Written by: Jesper Sode Hansen

There is an ongoing discussion about the reason for Toyota’s success where others have failed. Maybe
the underlying reason can be found within the human brain and orientation of Toyota!

There has been and still are vivid discussions whether the method or “modus operandi” we use to introduce, transform, implement or work with Lean in organizations and businesses play a role in the success rate of Lean. Some will argue that the lack of success for lean transformation in other businesses boils down to: lack of leadership engagement, whether it’s tools, strategies, philosophy etc.

Experience show that 9 out of 10 Lean transformations fail (Molin et al., 2013). Many organizations experiences the Lean efforts last for a while. Once the “wedding and honeymoon” is over – the Lean efforts shrivels and disappear into oblivion together with all the other failed business strategy efforts. Maybe one can find the key to Toyotas success in the way humans adapt to new ideas!

Law of Diffusion

Everett M. Rogers developed the Law of Diffusion in 1962, describing how innovation spreads in society. The law states that the way people adapts and follow new ideas are broken into five segments: Innovators, Early adaptors, Early majority, Late majority and Laggards. The Innovators are the first segment. They adopt new ideas and innovation early. They mainly go on a “gut” feeling and the distance between thoughts and action are short. An example of these can be the people that slept outside the Apple stores when IPhone was first released (reported by Simon Sinek). The next segment are the Early adopters – They might not be first, but they are easily influenced by the innovators. The late adopters joins the movement after the Innovators and Early adopters have tested and vouch for the idea or product. The Late majority are more prone to make decisions on rational arguments than the Early adaptors and they are not as loyal as the Innovators and Early adaptors. The reason for this can be explained by how the brain is wired.

Functions of the Brain – The Limbic system

The Brain consists of several systems. Among these are Neocortex and the Limbic system. Neocortex is situated in the big part of the brain, the cerebral cortex. The Neocortex is involved in the higher functions of the brain such as reasoning, rational and analytical thoughts. The Neocortex also holds the language center. This is why we are capable to do analytical reasoning and make rational arguments. The Limbic system is situated in a more central part of the brain. The Limbic system  supports functions like: emotions, behavior, loyalty and long-term memory. It also controls our decisions and actions. Making it possible to act on our emotions and to create emotional bonds.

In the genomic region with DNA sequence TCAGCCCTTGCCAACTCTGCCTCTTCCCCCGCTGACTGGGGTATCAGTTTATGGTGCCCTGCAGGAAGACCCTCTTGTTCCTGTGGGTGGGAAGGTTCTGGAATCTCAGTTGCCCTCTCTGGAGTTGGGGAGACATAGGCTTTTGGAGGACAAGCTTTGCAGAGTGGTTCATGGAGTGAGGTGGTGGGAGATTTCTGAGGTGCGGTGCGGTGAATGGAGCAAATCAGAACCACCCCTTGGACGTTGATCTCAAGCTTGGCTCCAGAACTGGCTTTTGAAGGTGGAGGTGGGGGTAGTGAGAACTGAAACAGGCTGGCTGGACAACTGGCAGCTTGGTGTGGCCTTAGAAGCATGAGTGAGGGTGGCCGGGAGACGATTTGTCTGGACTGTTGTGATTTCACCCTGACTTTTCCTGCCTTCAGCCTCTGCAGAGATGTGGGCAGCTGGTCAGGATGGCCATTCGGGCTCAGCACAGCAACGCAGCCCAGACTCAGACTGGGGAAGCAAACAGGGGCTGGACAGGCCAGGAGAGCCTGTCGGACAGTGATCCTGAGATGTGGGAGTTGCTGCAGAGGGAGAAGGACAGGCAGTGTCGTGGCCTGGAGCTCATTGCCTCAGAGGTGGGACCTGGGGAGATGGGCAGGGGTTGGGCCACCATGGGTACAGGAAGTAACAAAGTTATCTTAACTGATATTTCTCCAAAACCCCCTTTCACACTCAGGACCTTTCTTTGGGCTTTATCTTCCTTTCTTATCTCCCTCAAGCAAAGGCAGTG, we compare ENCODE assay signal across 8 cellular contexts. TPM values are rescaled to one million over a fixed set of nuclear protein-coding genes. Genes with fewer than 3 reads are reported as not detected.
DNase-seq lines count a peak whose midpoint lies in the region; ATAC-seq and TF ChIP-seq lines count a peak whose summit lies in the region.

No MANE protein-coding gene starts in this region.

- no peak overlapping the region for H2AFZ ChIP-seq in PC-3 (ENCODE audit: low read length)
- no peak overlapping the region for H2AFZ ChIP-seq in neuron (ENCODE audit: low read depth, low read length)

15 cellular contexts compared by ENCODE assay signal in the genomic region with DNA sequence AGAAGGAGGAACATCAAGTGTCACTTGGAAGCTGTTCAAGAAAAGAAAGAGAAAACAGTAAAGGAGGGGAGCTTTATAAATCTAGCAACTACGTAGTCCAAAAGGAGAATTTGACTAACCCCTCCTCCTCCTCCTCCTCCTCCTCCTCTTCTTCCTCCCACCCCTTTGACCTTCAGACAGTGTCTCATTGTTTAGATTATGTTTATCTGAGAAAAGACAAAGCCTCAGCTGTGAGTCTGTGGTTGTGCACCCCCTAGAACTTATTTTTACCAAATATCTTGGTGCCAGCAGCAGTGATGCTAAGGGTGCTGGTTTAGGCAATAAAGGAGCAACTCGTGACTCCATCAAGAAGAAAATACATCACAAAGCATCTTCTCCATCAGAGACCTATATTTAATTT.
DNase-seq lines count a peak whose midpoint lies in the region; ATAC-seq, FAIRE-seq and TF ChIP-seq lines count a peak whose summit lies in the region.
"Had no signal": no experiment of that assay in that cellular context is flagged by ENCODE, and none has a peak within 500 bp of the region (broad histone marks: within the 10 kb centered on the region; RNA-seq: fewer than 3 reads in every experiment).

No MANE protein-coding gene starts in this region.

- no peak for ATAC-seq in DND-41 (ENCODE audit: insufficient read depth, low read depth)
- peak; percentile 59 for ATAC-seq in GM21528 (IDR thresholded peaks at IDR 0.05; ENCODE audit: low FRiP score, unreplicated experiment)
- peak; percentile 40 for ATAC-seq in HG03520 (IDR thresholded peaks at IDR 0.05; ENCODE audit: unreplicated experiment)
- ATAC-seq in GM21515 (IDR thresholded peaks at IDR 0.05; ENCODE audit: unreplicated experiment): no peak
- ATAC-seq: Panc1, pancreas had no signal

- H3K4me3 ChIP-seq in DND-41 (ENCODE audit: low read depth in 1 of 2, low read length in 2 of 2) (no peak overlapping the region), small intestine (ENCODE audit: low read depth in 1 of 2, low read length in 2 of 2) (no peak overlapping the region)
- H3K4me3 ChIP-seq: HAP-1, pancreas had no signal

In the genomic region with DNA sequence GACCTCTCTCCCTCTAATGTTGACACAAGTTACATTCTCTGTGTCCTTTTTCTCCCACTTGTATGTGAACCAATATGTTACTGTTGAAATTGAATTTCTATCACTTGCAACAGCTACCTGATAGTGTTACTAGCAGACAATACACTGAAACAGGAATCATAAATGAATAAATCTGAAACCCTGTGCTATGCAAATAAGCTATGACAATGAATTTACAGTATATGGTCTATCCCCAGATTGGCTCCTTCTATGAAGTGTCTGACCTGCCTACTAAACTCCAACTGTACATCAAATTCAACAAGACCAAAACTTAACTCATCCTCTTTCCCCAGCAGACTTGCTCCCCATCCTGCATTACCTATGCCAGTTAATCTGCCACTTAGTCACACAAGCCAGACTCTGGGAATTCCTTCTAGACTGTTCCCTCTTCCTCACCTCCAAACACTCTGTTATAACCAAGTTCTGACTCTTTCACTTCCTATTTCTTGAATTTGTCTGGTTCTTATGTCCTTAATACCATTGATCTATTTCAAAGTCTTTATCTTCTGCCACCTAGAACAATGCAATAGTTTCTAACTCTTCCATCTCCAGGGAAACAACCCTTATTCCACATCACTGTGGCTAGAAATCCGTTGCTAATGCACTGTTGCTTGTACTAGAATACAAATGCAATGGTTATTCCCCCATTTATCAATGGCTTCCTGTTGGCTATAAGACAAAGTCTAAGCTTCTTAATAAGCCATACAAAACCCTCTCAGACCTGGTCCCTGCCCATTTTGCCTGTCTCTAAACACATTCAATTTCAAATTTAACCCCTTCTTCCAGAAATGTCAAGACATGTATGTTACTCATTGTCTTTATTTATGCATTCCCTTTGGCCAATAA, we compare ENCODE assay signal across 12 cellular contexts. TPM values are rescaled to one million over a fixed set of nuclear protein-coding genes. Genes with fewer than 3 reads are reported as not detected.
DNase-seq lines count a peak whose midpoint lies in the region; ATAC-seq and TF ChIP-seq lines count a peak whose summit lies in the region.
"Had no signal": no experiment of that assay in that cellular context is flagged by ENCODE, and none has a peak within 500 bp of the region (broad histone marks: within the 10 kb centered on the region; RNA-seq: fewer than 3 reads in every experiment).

Connection between the brain and Law of diffusion

The innovators and the Early adaptors base their decisions upon a gut feeling as mentioned earlier. They share a Trust and are extremely loyal the solution or idea – supported by processes in the Limbic system. They do not act on rational arguments or logic, but upon a mission to follow or an gut feeling, making them first movers. By testing out and validating the idea or solution they make way for the majorities. Starting off with the Early majority and dragging along the Late majority with logical reasoning. To begin this movement one cannot start with rational or analytical reasoning. One needs to start with communicating the mission or purpose. One have to start with the WHY!

Start with WHY before HOW and WHAT

Many business and organizations has a tendency to start the Lean initiative with HOW and WHAT. They use logical arguments to sell in the initiative as: cost reduction, better flow, more competitive etc. But maybe this is the wrong communication or change strategy! Maybe they should start in the other end of the scale like Toyota have! Toyota has a clear vision and purpose! The vision does not start with creating most value to the shareholders or becoming the world’s biggest car manufacturer.

Toyota has a clear vision to lead the way to the future of mobility, creating better life quality and safer transportation of people. Through focusing on quality, innovation and respect for the planet. Inspiring the talented and passionated people of Toyota to create a better tomorrow. Toyota has a clear WHY! Everything they do, points in direction of the WHY. Making them credible! Their WHY appeals to the Innovators and Early adaptors. Pulling along the Majorities. Toyota has manage to create a movement or culture for learning and developing quality in their organization. And they stay true to their mission no matter the market conditions. They are loyal to their mission and their employees are loyal to them!

We can learn from Toyota that a clear vision, in combination with respect for the people and systems for learning is key to success! So before you start of the Lean initiative with strategies, tools or philosophy. Start with creating a clear WHY. A Purpose for your organization. Like Isao Yoshino describes in the book Learning to Lead, Leading to Learn – Set the direction (Anderson, 2020)

The direction has to be credible and directly connected to the basis of existence for the organization. You have to appeal to the Limbic system thru Emotions. So that you engage the left side of the diffusion curve. Making them the first movers to inspire the right side of the curve. By this making a movement towards Lean. Hence building a Learning organization.

Start with WHY – and People will follow!